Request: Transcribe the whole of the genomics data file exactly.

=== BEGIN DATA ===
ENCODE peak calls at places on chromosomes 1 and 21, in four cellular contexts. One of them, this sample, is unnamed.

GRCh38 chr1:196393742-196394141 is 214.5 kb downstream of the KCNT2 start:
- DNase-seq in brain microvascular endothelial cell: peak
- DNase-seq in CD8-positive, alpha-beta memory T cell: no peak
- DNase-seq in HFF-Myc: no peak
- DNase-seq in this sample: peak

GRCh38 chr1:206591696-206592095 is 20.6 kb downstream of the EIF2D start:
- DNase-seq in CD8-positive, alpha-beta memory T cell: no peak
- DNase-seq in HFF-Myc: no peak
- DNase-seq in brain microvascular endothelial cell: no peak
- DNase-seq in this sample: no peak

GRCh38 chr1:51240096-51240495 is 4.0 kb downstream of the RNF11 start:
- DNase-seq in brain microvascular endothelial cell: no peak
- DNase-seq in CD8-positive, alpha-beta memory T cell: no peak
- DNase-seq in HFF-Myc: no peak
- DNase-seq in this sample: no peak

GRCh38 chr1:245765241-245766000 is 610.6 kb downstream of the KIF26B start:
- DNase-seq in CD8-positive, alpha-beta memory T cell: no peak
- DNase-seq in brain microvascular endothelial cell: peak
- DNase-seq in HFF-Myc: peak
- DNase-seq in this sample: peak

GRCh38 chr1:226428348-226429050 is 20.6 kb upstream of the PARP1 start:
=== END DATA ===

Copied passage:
ENCODE peak calls at places on chromosomes 1 and 21, in four cellular contexts. One of them, this sample, is unnamed.

GRCh38 chr1:196393742-196394141 is 214.5 kb downstream of the KCNT2 start:
- DNase-seq in brain microvascular endothelial cell: peak
- DNase-seq in CD8-positive, alpha-beta memory T cell: no peak
- DNase-seq in HFF-Myc: no peak
- DNase-seq in this sample: peak

GRCh38 chr1:206591696-206592095 is 20.6 kb downstream of the EIF2D start:
- DNase-seq in CD8-positive, alpha-beta memory T cell: no peak
- DNase-seq in HFF-Myc: no peak
- DNase-seq in brain microvascular endothelial cell: no peak
- DNase-seq in this sample: no peak

GRCh38 chr1:51240096-51240495 is 4.0 kb downstream of the RNF11 start:
- DNase-seq in brain microvascular endothelial cell: no peak
- DNase-seq in CD8-positive, alpha-beta memory T cell: no peak
- DNase-seq in HFF-Myc: no peak
- DNase-seq in this sample: no peak

GRCh38 chr1:245765241-245766000 is 610.6 kb downstream of the KIF26B start:
- DNase-seq in CD8-positive, alpha-beta memory T cell: no peak
- DNase-seq in brain microvascular endothelial cell: peak
- DNase-seq in HFF-Myc: peak
- DNase-seq in this sample: peak

GRCh38 chr1:226428348-226429050 is 20.6 kb upstream of the PARP1 start: